5. Janet

    It is illegal for you to be taxed twice
    http://www.hmrc.gov.uk/taxtreaties/in-force/1953-greece-dtc.pdf

    Either you are taxed in the UK or Greece, not both.

  6. If I can put a different spin on your story. This kind of measure has massive potential to raise the value of properties in Greece which would benefit all Greek homeowners. Not to mention bringing disposable cash into the country.

  7. Isn’t it enough that our UK funded pension is taxed in the UK?
    We (EU ex-pats) pay VAT 23%/13% purchase tax on everything we buy here, tax on petrol, electric, mobile phones, OTE, car tax and water, property tax etc. is paid to the Greek government!?
    If I live here I feel the above is fair, especially as the UK taxpayer is paying my pension and Greece still gets plenty of cash from me too!!!

  8. No, the UK pension is taxable in UK. Janet & her husband are paying Greek tax on their ‘imputed’ (assumed) income based on the size of their property, car, (& boat & pool if they have them) because they live there fill time. Those of us with part time homes in Greece do not pay Greek tax as long as we are there less than 6 months in a tax year &, of course, have no Greek income. Of course we do have to pay the property tax and ‘dimarkeio’ tax included with the electricity bill (but for most this is cheap compared with UK council tax) and purchase taxes (VAT equiv.) on all the things we buy when in Greece. I can see that it is good for Greece if we spend our UK earned income & pensions on Greek goods and services.

  9. Sorry typing error ‘full time’!

  10. P.S. the retirement/state pension age for both men and women in the UK is currently 65 years. This will be rising to 67 by 2016.

  11. Greece is caught by a wave of ‘reforms’ and ‘structural reforms’ in order to be an example country.THE perfect country of the globe, like Germany.

  12. be my guest 🙂

  13. “UK taxpayer is paying my pension” I thought pensions are based on workers’ contributions, not in UK?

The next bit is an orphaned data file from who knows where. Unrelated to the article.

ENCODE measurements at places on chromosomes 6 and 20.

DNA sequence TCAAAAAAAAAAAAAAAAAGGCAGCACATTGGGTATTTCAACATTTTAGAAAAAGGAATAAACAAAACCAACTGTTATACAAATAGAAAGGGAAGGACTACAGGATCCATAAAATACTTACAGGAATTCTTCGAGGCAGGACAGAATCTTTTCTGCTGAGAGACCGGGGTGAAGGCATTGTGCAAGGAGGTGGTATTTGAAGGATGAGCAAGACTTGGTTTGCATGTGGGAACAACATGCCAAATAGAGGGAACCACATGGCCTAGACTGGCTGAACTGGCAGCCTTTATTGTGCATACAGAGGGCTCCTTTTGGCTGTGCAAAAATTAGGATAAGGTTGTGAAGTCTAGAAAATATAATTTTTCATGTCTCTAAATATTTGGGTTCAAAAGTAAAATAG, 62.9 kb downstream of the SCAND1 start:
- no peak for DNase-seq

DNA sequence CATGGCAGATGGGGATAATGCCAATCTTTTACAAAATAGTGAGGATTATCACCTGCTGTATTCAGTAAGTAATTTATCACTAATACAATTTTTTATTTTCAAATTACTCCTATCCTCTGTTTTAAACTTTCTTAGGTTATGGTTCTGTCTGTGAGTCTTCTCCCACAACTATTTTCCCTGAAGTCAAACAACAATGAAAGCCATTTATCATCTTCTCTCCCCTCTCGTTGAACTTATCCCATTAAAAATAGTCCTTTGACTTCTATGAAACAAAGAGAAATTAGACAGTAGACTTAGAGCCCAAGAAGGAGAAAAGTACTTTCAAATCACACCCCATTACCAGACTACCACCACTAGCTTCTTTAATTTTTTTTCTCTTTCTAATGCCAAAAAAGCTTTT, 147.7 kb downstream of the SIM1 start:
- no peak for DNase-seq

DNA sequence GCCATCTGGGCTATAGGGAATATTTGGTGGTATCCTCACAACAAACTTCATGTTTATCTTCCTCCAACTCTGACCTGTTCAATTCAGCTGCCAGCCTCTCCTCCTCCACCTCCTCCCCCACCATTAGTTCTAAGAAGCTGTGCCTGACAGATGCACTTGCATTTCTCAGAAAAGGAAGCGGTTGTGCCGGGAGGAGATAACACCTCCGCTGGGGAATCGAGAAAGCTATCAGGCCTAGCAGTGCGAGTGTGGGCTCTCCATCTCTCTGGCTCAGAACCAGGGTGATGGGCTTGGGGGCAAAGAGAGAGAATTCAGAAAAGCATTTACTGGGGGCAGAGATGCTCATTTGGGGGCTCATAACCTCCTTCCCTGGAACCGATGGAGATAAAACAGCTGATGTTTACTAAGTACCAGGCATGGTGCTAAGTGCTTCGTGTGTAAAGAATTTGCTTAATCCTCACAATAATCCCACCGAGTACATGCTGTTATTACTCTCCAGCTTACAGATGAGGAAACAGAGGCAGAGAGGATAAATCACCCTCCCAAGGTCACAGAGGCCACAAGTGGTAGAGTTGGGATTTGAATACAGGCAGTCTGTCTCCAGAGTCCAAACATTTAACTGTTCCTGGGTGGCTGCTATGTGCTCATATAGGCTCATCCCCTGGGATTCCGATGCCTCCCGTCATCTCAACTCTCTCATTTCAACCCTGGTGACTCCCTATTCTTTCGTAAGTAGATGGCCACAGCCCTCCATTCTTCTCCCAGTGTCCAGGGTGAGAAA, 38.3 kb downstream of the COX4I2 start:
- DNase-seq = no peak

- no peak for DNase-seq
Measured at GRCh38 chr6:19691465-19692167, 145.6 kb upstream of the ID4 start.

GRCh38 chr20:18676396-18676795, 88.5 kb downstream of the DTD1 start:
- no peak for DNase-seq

14. thanks for making clear about the UK/taxed pension and what’s is the tax paid here (due to property etc).

  15. it maybe different in some other countries maybe…

  16. No, in reality the contributions that were made allegedly towards final pension by workers were in fact already spent by government on pensioners at that time. It’s my children and your (UK) children paying for pensioners now! Governments don’t put the money in a ‘piggy bank’ for us..they spend it!!

  17. it’s normal everywhere in the world that younger generations’ contributions are used to pay the pensions of the former generation. However times of high unemployment and consiquently less contributions create problems in pensions payments.

  18. S.Cook – If they live in Greece in full time they should not be paying UK taxes, see link below

  19. Elizabeth – They spend our pensions contributions but that is not the agreement. It is supposed to be for us. The government and the citizens would be better off if the government was not involved. People would save meaning they could profit from the money they put aside. The government uses the “cash flow” of pension contributions to run up extra debt meaning not only do you not get interest on the money you put aside for your pension you ending up having to pay interest on the government’s debt. Its a ludicrous situation.